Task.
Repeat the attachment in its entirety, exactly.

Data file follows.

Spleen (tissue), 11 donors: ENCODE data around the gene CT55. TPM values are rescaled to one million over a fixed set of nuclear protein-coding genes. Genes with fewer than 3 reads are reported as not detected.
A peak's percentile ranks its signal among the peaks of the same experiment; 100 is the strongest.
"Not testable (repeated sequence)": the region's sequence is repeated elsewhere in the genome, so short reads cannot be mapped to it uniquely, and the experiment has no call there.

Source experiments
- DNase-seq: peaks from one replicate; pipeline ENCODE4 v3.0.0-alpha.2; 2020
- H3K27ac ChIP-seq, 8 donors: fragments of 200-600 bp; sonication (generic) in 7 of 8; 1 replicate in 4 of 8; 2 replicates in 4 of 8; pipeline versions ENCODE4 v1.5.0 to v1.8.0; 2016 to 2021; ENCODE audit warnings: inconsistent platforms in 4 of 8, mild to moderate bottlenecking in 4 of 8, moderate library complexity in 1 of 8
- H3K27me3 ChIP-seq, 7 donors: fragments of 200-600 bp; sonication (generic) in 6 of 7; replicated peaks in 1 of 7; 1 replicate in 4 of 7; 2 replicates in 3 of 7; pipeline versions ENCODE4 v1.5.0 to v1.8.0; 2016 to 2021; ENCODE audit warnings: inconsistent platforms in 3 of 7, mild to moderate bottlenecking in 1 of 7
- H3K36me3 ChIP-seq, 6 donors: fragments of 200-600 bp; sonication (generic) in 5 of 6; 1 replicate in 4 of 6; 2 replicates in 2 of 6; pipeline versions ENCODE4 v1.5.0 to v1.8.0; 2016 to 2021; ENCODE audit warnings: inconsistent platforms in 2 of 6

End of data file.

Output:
Spleen (tissue), 11 donors: ENCODE data around the gene CT55. TPM values are rescaled to one million over a fixed set of nuclear protein-coding genes. Genes with fewer than 3 reads are reported as not detected.
A peak's percentile ranks its signal among the peaks of the same experiment; 100 is the strongest.
"Not testable (repeated sequence)": the region's sequence is repeated elsewhere in the genome, so short reads cannot be mapped to it uniquely, and the experiment has no call there.

Source experiments
- DNase-seq: peaks from one replicate; pipeline ENCODE4 v3.0.0-alpha.2; 2020
- H3K27ac ChIP-seq, 8 donors: fragments of 200-600 bp; sonication (generic) in 7 of 8; 1 replicate in 4 of 8; 2 replicates in 4 of 8; pipeline versions ENCODE4 v1.5.0 to v1.8.0; 2016 to 2021; ENCODE audit warnings: inconsistent platforms in 4 of 8, mild to moderate bottlenecking in 4 of 8, moderate library complexity in 1 of 8
- H3K27me3 ChIP-seq, 7 donors: fragments of 200-600 bp; sonication (generic) in 6 of 7; replicated peaks in 1 of 7; 1 replicate in 4 of 7; 2 replicates in 3 of 7; pipeline versions ENCODE4 v1.5.0 to v1.8.0; 2016 to 2021; ENCODE audit warnings: inconsistent platforms in 3 of 7, mild to moderate bottlenecking in 1 of 7
- H3K36me3 ChIP-seq, 6 donors: fragments of 200-600 bp; sonication (generic) in 5 of 6; 1 replicate in 4 of 6; 2 replicates in 2 of 6; pipeline versions ENCODE4 v1.5.0 to v1.8.0; 2016 to 2021; ENCODE audit warnings: inconsistent platforms in 2 of 6